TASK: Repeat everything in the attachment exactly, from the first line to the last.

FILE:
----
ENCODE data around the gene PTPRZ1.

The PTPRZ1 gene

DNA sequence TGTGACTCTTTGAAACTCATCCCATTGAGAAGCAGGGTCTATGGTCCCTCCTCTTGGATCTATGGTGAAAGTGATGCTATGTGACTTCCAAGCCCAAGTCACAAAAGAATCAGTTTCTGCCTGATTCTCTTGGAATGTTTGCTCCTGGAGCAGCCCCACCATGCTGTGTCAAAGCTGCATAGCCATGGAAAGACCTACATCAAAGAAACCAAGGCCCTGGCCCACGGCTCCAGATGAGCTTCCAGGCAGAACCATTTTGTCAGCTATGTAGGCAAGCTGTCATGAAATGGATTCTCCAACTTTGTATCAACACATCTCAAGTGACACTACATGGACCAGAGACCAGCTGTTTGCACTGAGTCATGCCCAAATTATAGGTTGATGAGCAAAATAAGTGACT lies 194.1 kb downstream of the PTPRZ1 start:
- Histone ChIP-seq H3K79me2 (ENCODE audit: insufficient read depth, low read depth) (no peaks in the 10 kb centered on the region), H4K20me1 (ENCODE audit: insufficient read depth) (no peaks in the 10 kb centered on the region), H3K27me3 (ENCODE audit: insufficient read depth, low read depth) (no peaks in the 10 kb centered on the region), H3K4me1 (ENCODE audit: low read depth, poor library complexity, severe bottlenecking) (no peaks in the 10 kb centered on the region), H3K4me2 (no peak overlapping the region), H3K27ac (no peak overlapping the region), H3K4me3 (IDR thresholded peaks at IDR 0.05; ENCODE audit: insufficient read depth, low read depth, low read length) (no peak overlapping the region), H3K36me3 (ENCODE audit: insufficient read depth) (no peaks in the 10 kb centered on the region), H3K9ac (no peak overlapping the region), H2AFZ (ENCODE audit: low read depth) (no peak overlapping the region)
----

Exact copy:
ENCODE data around the gene PTPRZ1.

The PTPRZ1 gene

DNA sequence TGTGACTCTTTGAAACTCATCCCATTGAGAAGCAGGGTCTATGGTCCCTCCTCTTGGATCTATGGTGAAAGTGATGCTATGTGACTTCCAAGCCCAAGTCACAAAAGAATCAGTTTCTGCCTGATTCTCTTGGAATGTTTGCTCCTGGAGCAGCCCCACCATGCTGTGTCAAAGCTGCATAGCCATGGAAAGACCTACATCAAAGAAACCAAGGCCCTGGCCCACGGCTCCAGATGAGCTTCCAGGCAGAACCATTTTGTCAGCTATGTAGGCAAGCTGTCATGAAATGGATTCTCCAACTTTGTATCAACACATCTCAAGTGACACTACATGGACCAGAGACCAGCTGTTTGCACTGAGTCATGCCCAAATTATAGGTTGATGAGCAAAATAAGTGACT lies 194.1 kb downstream of the PTPRZ1 start:
- Histone ChIP-seq H3K79me2 (ENCODE audit: insufficient read depth, low read depth) (no peaks in the 10 kb centered on the region), H4K20me1 (ENCODE audit: insufficient read depth) (no peaks in the 10 kb centered on the region), H3K27me3 (ENCODE audit: insufficient read depth, low read depth) (no peaks in the 10 kb centered on the region), H3K4me1 (ENCODE audit: low read depth, poor library complexity, severe bottlenecking) (no peaks in the 10 kb centered on the region), H3K4me2 (no peak overlapping the region), H3K27ac (no peak overlapping the region), H3K4me3 (IDR thresholded peaks at IDR 0.05; ENCODE audit: insufficient read depth, low read depth, low read length) (no peak overlapping the region), H3K36me3 (ENCODE audit: insufficient read depth) (no peaks in the 10 kb centered on the region), H3K9ac (no peak overlapping the region), H2AFZ (ENCODE audit: low read depth) (no peak overlapping the region)